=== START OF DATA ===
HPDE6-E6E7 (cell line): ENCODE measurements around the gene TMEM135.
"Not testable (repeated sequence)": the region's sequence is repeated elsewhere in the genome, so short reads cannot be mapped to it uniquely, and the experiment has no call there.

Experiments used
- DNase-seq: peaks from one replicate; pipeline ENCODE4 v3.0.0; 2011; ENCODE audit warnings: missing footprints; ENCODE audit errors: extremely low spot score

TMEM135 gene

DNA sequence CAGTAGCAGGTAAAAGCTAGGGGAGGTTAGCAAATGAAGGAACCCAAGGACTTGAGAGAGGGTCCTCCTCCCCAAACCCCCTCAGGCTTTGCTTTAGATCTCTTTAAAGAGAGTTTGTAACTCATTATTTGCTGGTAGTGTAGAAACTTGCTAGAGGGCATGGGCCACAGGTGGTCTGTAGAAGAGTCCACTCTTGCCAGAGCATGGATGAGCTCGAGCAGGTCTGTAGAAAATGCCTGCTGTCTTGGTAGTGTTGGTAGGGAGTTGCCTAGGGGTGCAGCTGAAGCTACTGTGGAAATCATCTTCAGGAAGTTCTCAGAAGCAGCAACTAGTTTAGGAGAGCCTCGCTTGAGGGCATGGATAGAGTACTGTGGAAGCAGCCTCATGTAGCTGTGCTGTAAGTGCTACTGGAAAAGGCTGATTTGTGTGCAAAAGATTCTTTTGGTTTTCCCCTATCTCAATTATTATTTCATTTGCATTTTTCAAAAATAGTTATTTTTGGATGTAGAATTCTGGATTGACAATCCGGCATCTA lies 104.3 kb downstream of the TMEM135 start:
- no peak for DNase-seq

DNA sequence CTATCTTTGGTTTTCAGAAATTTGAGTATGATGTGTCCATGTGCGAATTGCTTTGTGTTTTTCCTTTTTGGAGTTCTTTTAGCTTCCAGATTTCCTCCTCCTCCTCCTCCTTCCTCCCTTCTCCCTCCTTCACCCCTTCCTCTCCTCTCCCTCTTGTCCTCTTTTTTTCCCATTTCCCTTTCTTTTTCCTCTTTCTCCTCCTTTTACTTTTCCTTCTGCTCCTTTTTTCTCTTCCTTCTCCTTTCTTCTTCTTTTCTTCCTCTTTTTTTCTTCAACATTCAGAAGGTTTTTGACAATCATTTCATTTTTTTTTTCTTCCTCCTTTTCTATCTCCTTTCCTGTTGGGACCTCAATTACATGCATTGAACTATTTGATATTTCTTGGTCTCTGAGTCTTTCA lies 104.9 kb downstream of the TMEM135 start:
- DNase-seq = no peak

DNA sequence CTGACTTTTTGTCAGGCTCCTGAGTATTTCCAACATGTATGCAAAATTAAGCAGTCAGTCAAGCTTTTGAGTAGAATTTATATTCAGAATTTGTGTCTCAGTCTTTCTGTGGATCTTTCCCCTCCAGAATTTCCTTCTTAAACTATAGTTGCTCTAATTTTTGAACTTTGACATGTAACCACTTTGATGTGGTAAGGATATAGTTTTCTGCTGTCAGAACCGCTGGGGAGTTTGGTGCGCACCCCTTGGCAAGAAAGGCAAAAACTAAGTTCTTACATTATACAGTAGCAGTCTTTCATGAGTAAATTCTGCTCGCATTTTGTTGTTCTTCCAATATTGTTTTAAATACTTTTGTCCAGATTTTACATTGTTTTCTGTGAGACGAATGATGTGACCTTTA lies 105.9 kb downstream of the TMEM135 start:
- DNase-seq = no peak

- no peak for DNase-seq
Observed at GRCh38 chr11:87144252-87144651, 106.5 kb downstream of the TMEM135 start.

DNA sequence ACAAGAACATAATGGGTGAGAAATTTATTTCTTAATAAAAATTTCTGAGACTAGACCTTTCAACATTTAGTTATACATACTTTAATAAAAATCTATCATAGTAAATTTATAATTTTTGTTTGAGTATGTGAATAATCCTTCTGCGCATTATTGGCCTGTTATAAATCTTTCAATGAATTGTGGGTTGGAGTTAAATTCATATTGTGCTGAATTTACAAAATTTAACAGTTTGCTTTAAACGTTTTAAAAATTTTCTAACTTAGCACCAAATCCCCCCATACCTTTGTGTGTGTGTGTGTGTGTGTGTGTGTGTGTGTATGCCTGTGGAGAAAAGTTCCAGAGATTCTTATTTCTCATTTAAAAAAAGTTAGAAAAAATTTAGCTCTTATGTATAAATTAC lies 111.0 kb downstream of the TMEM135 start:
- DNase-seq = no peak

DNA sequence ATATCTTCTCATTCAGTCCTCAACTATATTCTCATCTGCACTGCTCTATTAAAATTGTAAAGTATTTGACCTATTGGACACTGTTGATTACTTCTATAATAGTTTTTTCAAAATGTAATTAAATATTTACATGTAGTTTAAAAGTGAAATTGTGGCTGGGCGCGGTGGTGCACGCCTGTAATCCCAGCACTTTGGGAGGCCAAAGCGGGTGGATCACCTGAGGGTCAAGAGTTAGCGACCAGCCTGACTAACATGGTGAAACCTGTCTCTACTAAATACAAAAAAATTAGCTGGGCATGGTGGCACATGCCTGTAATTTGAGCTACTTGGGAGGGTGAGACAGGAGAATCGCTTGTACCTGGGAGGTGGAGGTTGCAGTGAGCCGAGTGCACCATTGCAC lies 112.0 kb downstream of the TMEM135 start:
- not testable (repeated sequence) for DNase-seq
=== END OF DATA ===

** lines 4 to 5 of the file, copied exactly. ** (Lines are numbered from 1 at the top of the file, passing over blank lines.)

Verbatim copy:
- DNase-seq: peaks from one replicate; pipeline ENCODE4 v3.0.0; 2011; ENCODE audit warnings: missing footprints; ENCODE audit errors: extremely low spot score

TMEM135 gene